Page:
District Attorney warns of holiday shopping scams
The traditional holiday shopping season officially kicks off on Black Friday, but it is also a time for online scams targeting consumers.
Philadelphia District Attorney Seth Williams said shoppers should be careful when shopping inside stores and eliminate opportunities for criminals.
“There is always somebody looking to separate you from your money,” Williams said at a press conference. “The best course of action is prevention. Many thieves choose their victims because the thieves see an opportunity. If you take away the opportunity, chances are you won’t become a victim.”
Williams also warned of a few new scams that police and his office will be monitoring this year, including third-party sellers of used gift cards, one-day only bargain e-mails, and fake auctions. He suggested that consumers Google the names of unknown sellers and avoid giving out their credit card information if they have any doubt.
Some other things to watch out for:
• Steeply discounted electronics stores: No online store is going to sell an iPad for $10. You won’t find new digital cameras for $5. There are dozens of “fake” online electronics stores that don’t even have an inventory, and they won’t ship you anything you order. They’re only out to get your credit card number.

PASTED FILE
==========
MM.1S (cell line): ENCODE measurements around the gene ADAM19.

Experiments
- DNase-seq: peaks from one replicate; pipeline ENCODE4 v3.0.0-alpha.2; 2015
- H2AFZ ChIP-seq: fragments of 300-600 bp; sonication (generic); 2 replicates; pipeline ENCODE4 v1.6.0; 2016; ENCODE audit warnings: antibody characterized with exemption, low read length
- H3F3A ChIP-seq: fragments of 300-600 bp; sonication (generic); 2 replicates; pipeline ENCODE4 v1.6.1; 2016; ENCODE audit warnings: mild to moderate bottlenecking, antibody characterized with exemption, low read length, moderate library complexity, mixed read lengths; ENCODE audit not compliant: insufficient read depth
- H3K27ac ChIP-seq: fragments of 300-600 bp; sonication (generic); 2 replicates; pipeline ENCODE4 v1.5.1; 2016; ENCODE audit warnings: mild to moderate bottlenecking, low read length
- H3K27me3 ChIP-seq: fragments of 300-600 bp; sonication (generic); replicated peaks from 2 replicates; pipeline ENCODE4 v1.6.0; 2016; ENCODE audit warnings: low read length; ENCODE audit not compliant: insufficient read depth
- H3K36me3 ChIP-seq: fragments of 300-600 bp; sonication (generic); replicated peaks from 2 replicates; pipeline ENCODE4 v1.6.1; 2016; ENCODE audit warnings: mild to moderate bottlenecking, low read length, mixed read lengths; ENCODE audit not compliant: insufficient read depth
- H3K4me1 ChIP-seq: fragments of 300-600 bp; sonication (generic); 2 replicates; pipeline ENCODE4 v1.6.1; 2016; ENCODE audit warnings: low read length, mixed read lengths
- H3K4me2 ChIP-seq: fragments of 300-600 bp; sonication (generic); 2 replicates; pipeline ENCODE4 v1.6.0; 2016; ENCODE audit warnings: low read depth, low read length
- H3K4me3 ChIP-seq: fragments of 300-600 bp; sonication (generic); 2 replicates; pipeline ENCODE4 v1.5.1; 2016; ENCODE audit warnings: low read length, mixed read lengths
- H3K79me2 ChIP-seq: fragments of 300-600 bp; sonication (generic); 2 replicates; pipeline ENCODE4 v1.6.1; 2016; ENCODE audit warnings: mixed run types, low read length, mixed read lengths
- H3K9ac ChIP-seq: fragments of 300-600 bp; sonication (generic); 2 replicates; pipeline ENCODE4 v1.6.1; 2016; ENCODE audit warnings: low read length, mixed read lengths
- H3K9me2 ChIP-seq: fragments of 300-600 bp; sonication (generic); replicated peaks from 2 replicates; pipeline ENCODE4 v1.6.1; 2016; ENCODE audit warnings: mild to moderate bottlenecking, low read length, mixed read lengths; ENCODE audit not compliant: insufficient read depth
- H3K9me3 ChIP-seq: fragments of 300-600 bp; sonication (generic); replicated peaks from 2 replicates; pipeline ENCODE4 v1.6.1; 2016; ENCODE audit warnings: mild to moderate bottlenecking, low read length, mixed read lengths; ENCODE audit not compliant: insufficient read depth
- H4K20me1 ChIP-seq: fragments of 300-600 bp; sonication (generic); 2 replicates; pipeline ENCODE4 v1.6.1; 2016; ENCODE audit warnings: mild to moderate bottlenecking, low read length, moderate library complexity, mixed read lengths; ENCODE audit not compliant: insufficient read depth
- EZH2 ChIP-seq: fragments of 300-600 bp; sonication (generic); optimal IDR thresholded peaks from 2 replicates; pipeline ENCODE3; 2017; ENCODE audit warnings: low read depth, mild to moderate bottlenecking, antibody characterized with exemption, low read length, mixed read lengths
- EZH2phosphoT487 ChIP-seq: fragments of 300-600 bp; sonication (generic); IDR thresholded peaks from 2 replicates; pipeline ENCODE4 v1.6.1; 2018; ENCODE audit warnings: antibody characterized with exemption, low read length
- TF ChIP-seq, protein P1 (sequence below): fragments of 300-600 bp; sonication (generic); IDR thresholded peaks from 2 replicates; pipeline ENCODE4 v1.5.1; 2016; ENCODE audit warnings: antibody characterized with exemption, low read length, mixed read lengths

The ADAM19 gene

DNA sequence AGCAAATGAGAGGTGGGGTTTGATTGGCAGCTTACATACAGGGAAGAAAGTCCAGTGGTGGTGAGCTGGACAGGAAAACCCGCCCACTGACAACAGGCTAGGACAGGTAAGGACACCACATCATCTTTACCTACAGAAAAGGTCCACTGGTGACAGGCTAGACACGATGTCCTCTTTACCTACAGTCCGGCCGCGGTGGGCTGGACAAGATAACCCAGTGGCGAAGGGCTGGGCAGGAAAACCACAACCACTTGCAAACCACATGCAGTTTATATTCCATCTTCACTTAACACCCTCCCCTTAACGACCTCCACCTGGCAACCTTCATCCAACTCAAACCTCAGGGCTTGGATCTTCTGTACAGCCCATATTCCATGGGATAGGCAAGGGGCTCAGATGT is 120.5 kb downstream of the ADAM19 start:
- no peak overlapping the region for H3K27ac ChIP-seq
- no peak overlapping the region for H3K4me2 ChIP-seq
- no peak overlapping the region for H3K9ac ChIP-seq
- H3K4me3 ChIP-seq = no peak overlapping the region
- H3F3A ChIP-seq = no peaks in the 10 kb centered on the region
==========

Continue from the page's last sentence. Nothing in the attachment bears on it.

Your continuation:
• Parking lot bait and switch: Don’t buy electronics from strangers that approach you in a parking lot. It’s always a scam. Always. Often someone will approach you with some wild story about how they need to sell “this $1,000 laptop” or “these $1,000 speakers” fast. The price is usually only $100 to $200, but when you’re back home with the box you’ll find they switched it on you and there’s nothing inside. Some crooks are so sophisticated, they’ve figured out how to re-wrap packages in plastic. So what looks like an unopened iPad is actually a box with some notepads inside to weight it down.
Williams also said shoppers monitor their banks accounts closely for any suspicious activity and be careful of using their debit cards in places like restaurants or online because it’s linked to a bank account.